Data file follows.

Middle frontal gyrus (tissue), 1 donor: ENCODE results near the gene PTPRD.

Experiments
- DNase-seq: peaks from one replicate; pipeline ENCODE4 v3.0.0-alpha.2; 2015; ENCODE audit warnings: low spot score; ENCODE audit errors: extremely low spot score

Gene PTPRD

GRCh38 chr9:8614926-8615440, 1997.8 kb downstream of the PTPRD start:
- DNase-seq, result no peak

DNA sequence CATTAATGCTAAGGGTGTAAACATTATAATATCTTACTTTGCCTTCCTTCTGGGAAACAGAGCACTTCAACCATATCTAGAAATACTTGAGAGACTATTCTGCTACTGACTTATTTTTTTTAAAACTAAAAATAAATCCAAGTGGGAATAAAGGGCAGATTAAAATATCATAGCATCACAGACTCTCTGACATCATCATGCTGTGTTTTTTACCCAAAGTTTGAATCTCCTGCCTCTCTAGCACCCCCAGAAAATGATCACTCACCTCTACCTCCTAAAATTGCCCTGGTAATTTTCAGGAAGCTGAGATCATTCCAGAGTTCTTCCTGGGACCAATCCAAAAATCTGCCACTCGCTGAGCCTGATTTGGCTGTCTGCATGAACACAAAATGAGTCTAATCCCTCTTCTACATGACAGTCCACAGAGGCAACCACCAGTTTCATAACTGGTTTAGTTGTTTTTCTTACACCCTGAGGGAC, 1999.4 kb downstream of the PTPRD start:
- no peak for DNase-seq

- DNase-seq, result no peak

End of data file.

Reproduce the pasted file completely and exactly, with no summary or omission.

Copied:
Middle frontal gyrus (tissue), 1 donor: ENCODE results near the gene PTPRD.

Experiments
- DNase-seq: peaks from one replicate; pipeline ENCODE4 v3.0.0-alpha.2; 2015; ENCODE audit warnings: low spot score; ENCODE audit errors: extremely low spot score

Gene PTPRD

GRCh38 chr9:8614926-8615440, 1997.8 kb downstream of the PTPRD start:
- DNase-seq, result no peak

DNA sequence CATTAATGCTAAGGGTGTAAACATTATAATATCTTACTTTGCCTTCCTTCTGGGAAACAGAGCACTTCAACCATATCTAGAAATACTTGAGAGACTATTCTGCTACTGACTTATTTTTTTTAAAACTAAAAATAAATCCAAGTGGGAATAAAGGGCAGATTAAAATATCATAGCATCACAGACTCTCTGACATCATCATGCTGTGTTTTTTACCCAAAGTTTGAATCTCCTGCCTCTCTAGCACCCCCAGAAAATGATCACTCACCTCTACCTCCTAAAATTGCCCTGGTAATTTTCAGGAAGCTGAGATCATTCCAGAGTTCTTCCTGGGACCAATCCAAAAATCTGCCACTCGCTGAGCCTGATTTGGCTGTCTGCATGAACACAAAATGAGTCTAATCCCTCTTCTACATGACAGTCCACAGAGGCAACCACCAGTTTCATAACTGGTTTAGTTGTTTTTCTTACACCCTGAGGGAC, 1999.4 kb downstream of the PTPRD start:
- no peak for DNase-seq

- DNase-seq, result no peak